As new Prime Minister Theresa May forms her Brexit government, Sell a Door founders David Hutchinson and Phillip Rowntree have outlined their concerns about how Brexit impacts them as theatre producers of national and international tours including Little Shop of Horrors, Footloose, James and the Giant Peach and Green Day’s American Idiot, now returned to London’s Arts Theatre for its second West End run.
Given the inevitable atmosphere of uncertainty that has followed Britain’s decision to leave the European Union, we have taken time as a company to evaluate our position, not only as an independent business, but also as a representative of British theatre internationally.
With a primary company objective to introduce Dynamic, Diverse and Daring theatre to new audiences, Sell A Door has always prided itself on its expansive vision. Isolationism, or implied inclusivity, in any respect reflects on this ethos, directly impacting our operations and is a concern to be addressed with gravity. Our decided approach to the continuously shifting climate is constant and determined: to continue to further our audience engagement, whilst assuredly strengthening close relationships with venues across the globe.
“We believe that the UK maintaining strong cultural links with Europe is vital, and we encourage other companies within the industry to engage with this topic and vocalise their opinions.”
Sell A Door is a proud exporter of theatre, our work travelling to Bahrain, Abu Dhabi, Dubai, Hong Kong and Singapore in the last year alone. We have a New York office, work with Vienna’s English Theatre and have China, wider Asia and Australia very much set in our sights for 2017. Partnerships within Europe are a crucial part of our development strategy, with approaching projects to be announced in Luxembourg, Italy and Belgium and whilst we don’t yet know the magnitude of this vote, we have certainly been presented with a moving target to be negotiated carefully.
Similarly the impact of ‘Brexit’ is not limited in its influence to our international landscape. With a Scottish tour of The Broons beginning in September, any potential division or debate within the United Kingdom internally, is also likely to have some bearing on how we are perceived as a London-centred enterprise.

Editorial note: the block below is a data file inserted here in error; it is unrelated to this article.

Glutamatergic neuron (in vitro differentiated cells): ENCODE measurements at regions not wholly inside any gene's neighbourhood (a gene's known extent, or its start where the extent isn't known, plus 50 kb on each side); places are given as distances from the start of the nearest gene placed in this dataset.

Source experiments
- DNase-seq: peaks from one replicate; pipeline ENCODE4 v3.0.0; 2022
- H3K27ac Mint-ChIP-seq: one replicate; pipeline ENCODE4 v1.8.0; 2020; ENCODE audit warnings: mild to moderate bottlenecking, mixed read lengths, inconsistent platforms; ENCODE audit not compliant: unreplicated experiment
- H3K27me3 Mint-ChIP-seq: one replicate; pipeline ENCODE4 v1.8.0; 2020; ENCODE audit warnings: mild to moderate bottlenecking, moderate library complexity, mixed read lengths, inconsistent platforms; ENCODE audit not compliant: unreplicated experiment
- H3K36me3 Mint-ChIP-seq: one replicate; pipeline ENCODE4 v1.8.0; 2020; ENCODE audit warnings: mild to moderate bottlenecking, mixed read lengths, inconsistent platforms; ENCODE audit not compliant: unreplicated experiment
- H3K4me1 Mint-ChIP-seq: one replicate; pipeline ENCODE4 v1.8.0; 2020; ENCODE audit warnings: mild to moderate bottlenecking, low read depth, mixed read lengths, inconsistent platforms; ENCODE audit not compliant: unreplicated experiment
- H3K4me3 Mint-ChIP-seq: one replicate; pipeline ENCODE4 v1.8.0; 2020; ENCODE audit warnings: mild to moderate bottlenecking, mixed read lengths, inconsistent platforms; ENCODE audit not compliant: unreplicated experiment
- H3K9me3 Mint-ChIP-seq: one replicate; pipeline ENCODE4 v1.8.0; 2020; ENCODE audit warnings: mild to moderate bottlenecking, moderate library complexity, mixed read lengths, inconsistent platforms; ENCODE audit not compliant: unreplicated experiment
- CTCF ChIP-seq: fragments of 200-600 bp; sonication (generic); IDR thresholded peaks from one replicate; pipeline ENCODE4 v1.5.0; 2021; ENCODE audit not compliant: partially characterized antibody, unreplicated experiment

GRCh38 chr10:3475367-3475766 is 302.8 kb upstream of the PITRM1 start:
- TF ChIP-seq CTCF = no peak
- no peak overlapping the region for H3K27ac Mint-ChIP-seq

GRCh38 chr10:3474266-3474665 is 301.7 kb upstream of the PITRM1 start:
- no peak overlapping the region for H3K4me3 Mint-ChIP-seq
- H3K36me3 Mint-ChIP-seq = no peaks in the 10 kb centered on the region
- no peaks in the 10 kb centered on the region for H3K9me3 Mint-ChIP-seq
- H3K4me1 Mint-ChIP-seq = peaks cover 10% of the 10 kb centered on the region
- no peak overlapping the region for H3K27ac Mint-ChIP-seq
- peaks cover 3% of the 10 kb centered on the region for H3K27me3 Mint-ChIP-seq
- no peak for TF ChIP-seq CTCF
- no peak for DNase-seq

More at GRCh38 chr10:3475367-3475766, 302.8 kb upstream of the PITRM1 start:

“As a sector, we can help shape the future of the cultural scene in Britain and we see it as our responsibility to contribute.”
Our measured response to this indeterminate political atmosphere is a process of continued integration, both in the immediate and long-term aftermath of this result. Theatre will always evolve as a means of expressing changing historical, political and cultural landscapes, and we are resolved as a company to reflect this in the manner in which we conduct our business.
We believe that the UK maintaining strong cultural links with Europe is vital, and we encourage other companies within the industry to engage with this topic and vocalise their opinions. As a sector, we can help shape the future of the cultural scene in Britain and we see it as our responsibility to contribute.
We are excited and determined to continue to strengthen relationships with artistic venues and organisations on the continent and will be actively advocating good access and the provision of cross border cultural exchanges. Moving forward, we intend to shout very loudly and protest against measures that will make it more difficult to share work made in the UK with audiences outside of the UK.